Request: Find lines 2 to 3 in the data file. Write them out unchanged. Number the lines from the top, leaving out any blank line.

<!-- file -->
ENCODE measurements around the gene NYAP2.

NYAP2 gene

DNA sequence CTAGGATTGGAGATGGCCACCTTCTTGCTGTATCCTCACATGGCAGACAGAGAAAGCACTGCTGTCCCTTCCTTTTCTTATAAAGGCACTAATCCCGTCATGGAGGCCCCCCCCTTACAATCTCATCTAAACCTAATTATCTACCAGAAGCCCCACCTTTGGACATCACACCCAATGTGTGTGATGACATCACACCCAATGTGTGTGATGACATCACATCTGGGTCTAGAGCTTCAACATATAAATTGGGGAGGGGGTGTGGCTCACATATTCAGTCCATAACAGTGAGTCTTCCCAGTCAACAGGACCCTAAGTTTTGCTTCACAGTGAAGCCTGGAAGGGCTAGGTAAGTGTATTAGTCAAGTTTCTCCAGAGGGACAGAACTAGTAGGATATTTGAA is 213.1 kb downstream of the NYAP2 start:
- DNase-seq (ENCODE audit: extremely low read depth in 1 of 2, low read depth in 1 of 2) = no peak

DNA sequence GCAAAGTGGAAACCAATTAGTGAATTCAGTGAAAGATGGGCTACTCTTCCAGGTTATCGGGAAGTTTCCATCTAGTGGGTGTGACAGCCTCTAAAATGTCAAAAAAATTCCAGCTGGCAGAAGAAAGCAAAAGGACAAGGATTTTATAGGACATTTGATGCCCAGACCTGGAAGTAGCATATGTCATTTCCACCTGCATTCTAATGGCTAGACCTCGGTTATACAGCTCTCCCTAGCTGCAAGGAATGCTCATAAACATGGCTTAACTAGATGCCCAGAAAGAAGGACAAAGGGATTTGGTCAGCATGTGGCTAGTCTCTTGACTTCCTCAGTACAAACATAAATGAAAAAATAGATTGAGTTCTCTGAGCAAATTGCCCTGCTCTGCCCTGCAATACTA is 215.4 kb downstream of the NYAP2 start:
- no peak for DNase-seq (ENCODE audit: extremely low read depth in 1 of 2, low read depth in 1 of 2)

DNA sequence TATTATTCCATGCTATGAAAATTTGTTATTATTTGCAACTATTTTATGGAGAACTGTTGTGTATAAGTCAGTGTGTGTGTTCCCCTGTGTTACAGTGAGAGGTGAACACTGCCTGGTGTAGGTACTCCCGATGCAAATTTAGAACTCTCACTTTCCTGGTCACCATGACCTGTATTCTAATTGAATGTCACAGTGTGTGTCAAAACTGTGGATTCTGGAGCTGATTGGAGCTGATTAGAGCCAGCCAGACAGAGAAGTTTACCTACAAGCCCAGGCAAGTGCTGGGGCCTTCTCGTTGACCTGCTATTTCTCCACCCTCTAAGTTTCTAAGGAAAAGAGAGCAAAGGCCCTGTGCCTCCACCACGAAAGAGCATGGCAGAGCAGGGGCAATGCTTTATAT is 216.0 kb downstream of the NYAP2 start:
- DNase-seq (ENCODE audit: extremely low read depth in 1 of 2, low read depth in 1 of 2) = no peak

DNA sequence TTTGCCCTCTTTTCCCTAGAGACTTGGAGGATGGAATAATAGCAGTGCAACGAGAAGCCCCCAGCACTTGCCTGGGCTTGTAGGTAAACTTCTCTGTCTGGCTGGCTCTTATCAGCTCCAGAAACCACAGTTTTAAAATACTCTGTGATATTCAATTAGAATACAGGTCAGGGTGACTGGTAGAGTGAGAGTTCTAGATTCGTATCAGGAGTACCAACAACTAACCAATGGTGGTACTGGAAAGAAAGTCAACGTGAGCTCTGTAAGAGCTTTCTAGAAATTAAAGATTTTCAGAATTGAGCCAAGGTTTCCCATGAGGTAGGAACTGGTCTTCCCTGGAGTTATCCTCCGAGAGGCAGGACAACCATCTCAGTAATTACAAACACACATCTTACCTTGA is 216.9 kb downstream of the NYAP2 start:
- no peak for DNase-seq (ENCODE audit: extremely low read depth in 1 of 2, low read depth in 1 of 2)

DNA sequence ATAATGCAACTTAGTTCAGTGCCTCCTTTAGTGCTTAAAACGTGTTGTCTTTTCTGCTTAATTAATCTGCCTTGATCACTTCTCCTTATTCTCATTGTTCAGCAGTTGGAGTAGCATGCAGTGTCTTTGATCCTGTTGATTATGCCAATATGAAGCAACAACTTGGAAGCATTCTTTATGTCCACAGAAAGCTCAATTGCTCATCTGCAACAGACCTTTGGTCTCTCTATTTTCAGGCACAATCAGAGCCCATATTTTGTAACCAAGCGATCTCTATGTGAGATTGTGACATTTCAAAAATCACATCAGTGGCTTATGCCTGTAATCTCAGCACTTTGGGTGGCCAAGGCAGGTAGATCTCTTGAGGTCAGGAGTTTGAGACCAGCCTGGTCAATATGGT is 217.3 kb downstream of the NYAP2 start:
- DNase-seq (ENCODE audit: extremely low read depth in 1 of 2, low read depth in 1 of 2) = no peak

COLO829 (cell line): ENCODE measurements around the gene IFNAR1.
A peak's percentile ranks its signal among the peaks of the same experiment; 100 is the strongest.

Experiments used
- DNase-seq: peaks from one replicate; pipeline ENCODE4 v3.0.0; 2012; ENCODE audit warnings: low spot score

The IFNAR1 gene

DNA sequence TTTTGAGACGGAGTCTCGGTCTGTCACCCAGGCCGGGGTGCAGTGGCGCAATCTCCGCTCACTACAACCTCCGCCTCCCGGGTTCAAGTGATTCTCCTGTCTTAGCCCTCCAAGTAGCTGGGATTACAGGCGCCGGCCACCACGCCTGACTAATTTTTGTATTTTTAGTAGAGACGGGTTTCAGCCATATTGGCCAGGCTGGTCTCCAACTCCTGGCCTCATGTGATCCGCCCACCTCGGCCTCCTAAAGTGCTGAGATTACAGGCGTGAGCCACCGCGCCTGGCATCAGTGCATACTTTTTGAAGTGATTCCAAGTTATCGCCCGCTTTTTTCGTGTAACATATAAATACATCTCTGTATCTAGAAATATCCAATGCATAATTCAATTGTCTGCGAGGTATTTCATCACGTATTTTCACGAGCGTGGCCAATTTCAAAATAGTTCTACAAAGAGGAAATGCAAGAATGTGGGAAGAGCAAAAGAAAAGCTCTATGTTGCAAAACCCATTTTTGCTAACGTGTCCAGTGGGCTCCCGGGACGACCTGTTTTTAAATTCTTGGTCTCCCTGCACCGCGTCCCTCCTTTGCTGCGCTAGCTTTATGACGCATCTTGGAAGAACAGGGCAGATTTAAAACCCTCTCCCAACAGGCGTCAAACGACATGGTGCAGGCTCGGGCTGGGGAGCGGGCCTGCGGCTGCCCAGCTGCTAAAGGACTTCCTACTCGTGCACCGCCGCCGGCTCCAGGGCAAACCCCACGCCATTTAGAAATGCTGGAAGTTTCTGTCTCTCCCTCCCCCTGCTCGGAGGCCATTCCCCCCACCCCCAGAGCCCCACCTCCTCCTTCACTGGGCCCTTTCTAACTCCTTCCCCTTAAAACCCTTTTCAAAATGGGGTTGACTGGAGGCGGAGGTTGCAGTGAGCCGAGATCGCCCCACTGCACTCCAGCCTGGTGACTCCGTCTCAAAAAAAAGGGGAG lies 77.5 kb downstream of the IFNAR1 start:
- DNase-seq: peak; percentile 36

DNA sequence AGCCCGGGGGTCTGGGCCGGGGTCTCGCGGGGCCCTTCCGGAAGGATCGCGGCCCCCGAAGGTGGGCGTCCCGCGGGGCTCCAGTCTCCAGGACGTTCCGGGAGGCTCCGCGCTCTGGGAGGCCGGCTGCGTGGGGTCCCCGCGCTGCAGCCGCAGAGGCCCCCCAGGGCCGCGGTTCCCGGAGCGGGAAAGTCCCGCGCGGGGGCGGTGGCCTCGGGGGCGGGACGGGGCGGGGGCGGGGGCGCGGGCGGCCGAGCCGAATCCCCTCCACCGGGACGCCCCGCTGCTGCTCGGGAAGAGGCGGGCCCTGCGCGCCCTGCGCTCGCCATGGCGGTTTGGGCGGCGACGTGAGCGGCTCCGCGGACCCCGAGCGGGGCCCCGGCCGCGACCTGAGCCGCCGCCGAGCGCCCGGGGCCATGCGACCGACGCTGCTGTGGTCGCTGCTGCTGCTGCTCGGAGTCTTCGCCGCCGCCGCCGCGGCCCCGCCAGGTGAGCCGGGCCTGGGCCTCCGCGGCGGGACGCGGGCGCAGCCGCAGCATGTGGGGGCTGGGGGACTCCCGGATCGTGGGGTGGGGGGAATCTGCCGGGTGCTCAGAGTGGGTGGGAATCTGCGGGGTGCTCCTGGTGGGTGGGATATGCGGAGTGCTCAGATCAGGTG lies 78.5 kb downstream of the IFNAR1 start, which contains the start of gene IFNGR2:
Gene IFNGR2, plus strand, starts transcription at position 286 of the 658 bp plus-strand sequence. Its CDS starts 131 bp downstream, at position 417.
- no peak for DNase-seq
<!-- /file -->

NYAP2 gene

DNA sequence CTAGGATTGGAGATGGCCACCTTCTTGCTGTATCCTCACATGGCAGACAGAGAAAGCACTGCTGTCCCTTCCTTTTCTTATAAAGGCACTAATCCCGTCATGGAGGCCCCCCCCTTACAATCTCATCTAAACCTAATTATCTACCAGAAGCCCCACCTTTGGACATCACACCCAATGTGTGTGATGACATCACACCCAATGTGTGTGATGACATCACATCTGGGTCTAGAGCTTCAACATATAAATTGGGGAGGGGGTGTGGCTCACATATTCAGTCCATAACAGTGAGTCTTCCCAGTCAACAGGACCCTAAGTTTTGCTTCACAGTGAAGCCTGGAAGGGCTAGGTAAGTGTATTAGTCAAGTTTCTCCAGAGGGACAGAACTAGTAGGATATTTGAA is 213.1 kb downstream of the NYAP2 start: